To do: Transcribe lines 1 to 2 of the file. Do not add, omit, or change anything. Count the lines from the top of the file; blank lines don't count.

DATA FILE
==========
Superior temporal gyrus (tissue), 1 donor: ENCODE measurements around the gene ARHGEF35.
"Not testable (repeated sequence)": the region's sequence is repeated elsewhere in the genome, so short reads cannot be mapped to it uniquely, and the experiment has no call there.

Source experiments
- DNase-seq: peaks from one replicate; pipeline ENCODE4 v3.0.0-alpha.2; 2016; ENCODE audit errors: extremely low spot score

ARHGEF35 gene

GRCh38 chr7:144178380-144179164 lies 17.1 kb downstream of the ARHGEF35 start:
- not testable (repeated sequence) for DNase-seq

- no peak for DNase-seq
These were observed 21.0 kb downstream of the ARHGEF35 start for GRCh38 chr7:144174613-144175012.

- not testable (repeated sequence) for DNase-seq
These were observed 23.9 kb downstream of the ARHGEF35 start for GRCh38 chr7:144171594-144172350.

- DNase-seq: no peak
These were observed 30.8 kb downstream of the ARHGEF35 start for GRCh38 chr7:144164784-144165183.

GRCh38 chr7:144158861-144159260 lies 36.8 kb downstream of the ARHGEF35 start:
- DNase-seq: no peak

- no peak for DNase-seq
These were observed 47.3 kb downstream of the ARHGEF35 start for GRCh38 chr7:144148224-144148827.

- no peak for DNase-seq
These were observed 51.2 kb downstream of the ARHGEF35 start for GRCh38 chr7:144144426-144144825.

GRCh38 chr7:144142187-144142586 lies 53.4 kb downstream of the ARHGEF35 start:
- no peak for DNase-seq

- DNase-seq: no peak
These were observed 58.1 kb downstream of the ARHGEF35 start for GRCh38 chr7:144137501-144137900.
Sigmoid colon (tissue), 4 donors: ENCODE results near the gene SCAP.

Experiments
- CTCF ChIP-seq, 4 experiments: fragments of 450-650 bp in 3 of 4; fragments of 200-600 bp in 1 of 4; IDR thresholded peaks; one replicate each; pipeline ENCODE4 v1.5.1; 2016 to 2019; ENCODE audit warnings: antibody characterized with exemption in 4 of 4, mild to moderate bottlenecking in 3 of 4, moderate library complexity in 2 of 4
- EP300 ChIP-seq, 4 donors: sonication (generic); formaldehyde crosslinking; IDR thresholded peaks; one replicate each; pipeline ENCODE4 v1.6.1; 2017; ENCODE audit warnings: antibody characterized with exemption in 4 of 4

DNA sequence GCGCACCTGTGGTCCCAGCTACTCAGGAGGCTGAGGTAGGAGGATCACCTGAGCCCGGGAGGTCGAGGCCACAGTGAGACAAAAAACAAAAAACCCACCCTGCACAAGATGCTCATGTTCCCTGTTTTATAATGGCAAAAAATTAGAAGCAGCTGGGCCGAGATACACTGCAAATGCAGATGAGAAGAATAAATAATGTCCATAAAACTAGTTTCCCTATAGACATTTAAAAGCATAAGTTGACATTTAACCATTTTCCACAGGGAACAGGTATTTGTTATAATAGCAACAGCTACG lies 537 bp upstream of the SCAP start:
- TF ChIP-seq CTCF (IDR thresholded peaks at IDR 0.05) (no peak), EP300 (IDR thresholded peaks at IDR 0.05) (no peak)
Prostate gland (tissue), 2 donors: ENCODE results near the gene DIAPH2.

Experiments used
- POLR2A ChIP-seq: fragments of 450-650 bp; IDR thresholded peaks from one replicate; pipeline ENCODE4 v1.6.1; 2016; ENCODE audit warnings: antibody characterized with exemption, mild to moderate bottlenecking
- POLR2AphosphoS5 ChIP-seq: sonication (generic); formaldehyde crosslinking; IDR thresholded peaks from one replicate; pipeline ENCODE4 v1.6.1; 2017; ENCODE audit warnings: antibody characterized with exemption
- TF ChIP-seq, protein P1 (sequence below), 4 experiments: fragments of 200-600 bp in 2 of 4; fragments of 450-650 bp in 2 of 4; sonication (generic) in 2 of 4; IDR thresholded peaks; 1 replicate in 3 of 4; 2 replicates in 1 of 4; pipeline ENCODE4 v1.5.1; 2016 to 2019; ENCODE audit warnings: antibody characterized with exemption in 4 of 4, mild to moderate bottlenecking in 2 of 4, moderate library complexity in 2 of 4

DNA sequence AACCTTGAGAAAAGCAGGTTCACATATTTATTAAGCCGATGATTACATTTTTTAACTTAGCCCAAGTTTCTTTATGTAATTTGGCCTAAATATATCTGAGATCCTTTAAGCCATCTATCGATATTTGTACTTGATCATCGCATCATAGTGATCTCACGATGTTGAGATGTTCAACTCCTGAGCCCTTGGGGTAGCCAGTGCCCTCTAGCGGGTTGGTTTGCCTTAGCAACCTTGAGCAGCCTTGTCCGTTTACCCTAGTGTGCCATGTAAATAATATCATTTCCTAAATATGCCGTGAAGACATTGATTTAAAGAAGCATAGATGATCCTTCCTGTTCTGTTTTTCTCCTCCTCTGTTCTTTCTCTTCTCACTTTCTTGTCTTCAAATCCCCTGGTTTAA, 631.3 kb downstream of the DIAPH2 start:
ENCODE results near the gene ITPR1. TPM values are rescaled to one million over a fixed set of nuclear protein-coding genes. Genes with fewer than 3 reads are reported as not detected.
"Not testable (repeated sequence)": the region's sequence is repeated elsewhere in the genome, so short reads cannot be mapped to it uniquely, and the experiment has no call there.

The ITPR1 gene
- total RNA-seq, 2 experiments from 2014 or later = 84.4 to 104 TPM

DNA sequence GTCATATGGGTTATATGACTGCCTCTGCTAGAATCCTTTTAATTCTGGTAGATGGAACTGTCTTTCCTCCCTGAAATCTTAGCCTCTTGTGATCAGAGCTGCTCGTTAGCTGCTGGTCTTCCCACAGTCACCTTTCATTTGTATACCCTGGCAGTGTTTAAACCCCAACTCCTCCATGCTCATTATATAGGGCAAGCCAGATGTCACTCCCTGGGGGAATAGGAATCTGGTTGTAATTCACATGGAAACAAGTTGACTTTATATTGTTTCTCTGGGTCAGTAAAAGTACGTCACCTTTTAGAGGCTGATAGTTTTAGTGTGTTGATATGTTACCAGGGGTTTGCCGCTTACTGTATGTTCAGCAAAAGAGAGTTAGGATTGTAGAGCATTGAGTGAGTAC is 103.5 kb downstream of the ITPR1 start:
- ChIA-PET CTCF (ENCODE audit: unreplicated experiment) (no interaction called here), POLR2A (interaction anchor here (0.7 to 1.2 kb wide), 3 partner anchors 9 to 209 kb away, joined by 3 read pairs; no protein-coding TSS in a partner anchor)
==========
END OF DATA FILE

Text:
Superior temporal gyrus (tissue), 1 donor: ENCODE measurements around the gene ARHGEF35.
"Not testable (repeated sequence)": the region's sequence is repeated elsewhere in the genome, so short reads cannot be mapped to it uniquely, and the experiment has no call there.